Togo FUNES

The number of people exposed to river and coastal flooding is expected to rise by more than 30 percent by 2050 to 1.3 billion, due to population growth and urbanization in hazardous areas. This exposure will lead to escalating climate and disaster risk – in Indonesia, for example, river flood risk alone may increase by 166 percent over the next 30 years alone.

As flooding and other extreme weather events cause more than 75% of all disaster losses, it is essential to reduce these types of risk – especially for the most vulnerable – to help curb quadrupling of disaster losses over the last few decades, and help make development gains sustainable for populations routinely affected by impacts from these events.

Against this gloomy forecast, there was a sign of major progress in the small country Togo in September 2016. On September 18th, 2016, Togo’s Ministry of the Interior authorized the first-ever planned early release of floodwater from the binational Nangbéto hydropower dam on the Mono river. This historic decision marks the first time that the dam is able to not only anticipate flooding but also reduce the impact of flooding in downstream communities, representing an unprecedented level of planning and cooperation among key actors in Togo’s National Platform for Disaster Risk Reduction.

A key component of Togo’s response is forecast based financing (FBF) – a new way to manage growing climate-related risks. The ongoing trial FBF is designed for the Red Cross operations in Togo, where if flood forecast reaches a pre-defined threshold, funding for immediate response is automatically disbursed to Togo Red Cross so that items for preparation such as sand bags, water or food can be purchased. The FBF in Togo consists of three components, an upstream flood forecast model, Dam management component and downstream community alerting system.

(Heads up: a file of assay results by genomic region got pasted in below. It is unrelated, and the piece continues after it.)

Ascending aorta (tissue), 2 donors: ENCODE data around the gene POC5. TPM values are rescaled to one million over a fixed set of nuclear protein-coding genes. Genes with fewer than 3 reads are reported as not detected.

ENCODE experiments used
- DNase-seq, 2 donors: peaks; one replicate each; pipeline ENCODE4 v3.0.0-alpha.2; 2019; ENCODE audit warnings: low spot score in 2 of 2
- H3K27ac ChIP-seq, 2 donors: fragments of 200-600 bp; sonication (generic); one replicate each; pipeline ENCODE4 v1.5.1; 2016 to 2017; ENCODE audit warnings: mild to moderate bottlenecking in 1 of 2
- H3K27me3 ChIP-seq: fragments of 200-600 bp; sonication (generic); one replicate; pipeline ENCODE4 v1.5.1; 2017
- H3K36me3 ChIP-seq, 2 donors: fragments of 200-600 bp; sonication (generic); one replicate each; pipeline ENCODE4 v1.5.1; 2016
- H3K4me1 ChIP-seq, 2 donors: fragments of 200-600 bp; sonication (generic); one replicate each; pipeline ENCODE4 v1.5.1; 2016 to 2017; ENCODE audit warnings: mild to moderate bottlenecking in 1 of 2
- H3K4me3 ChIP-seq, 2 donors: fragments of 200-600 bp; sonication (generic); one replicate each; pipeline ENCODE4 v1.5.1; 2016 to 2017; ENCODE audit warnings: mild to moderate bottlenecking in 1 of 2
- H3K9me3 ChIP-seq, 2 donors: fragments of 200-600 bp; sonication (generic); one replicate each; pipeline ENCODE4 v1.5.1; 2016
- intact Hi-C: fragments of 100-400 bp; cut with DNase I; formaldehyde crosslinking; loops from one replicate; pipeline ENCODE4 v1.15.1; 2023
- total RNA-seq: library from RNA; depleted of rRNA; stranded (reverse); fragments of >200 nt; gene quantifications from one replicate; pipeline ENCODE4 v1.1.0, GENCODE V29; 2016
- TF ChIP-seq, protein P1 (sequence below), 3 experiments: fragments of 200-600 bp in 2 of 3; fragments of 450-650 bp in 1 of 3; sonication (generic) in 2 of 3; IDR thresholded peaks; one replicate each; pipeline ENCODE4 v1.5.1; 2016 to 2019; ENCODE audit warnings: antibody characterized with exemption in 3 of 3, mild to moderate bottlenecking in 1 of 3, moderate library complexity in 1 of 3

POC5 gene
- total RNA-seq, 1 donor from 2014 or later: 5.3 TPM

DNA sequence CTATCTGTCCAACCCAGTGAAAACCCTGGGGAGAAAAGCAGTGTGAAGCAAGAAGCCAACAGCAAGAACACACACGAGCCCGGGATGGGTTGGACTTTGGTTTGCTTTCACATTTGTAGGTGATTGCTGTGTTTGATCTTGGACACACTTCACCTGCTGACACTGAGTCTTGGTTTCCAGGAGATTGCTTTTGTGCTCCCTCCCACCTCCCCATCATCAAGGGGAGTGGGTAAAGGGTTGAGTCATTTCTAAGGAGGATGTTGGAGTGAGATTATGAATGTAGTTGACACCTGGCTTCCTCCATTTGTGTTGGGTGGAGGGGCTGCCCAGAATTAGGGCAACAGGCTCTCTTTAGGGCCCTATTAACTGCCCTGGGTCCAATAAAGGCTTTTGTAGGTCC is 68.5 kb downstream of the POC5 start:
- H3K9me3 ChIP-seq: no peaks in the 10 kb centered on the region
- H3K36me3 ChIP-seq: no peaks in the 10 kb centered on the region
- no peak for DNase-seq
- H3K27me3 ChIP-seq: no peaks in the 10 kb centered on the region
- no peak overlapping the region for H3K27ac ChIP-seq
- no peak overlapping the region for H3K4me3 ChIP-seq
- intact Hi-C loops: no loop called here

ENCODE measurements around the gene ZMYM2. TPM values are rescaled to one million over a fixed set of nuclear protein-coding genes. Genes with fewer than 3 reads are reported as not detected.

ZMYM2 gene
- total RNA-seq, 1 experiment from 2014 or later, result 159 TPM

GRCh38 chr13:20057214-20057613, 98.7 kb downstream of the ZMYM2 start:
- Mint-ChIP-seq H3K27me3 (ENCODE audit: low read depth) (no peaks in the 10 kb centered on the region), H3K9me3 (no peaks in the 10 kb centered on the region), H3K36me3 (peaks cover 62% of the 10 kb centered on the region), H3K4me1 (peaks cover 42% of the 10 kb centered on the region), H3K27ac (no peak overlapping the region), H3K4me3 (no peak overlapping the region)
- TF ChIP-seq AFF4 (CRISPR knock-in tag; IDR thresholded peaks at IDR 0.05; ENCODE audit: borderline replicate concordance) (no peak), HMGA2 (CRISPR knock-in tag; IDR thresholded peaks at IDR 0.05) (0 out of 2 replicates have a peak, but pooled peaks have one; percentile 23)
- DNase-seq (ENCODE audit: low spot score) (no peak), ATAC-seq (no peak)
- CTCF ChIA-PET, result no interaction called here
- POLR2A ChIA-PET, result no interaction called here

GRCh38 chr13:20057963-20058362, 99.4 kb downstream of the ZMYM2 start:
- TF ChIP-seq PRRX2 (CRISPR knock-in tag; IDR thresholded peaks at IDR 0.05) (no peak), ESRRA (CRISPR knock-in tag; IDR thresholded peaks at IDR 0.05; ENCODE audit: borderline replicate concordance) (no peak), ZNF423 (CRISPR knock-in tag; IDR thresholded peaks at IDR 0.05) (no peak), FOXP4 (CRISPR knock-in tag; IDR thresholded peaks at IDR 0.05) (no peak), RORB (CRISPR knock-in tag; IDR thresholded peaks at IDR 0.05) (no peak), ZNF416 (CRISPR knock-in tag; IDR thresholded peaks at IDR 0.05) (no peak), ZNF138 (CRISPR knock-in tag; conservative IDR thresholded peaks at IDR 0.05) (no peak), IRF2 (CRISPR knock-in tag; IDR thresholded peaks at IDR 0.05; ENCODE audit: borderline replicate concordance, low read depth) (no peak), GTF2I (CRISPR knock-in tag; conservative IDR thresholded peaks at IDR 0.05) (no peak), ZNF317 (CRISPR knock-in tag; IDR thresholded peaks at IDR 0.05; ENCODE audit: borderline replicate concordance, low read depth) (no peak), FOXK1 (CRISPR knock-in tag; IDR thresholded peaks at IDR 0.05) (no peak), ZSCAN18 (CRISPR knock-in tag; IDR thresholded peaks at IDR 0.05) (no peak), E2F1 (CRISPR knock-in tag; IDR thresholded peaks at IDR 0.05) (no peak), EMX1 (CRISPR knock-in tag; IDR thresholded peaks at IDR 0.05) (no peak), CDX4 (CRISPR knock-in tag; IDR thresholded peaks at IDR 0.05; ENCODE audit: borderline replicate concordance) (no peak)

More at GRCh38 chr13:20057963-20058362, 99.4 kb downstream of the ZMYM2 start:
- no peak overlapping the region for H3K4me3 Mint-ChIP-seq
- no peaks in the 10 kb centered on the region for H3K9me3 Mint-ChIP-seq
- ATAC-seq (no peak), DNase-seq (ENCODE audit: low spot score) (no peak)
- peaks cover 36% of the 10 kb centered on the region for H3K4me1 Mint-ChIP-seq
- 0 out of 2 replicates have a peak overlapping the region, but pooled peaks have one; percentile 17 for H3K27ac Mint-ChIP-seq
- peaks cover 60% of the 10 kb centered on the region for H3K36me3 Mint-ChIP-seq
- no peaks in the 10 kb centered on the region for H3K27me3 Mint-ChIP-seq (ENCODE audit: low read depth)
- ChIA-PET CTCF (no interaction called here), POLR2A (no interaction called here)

team discussing flood alerts

Discussion of the planned release began more than a week before flood levels were reached, enabling the Togo Red Cross to mobilize as soon as the spillways were opened to alert and prepare downstream communities through pre-recorded radio spots, live interviews with Red Cross focal points, delivery of water purification systems, and more.

The Global Facility for Disaster Reduction and Recovery (GFDRR), managed by the World Bank, was a key player in integrating the risk-reduction technology that enabled these preparations. GFDRR’s Code for Resilience initiative, aimed at connecting technologists with local disaster risk experts, helped embed an innovative, low cost flood risk forecasting model into the dam’s normal operations, and is also working to help create an automated SMS system that can feed crowd-sourced flood data into a self-learning, algorithmically-based forecast model (FUNES), improving accuracy and response-time.

During the training event in early October, technology transfer took place that will allow the government stakeholders to take on the forecasting model, self-learning algorithm and risk communication tools and customize it to meet their operational needs.

The project was originally initiated by the German Federal Foreign Office, Compagnie Electrique de Benin, the German Red Cross, the Red Cross Red Crescent Climate Centre, in collaboration with Code for Resilience demonstrating the power of strategic partnerships for disaster risk reduction. This successful rapid-response trial also shows the potential of applied technology in local contexts, and should inspire other governments and communities to make similar investments in resilience.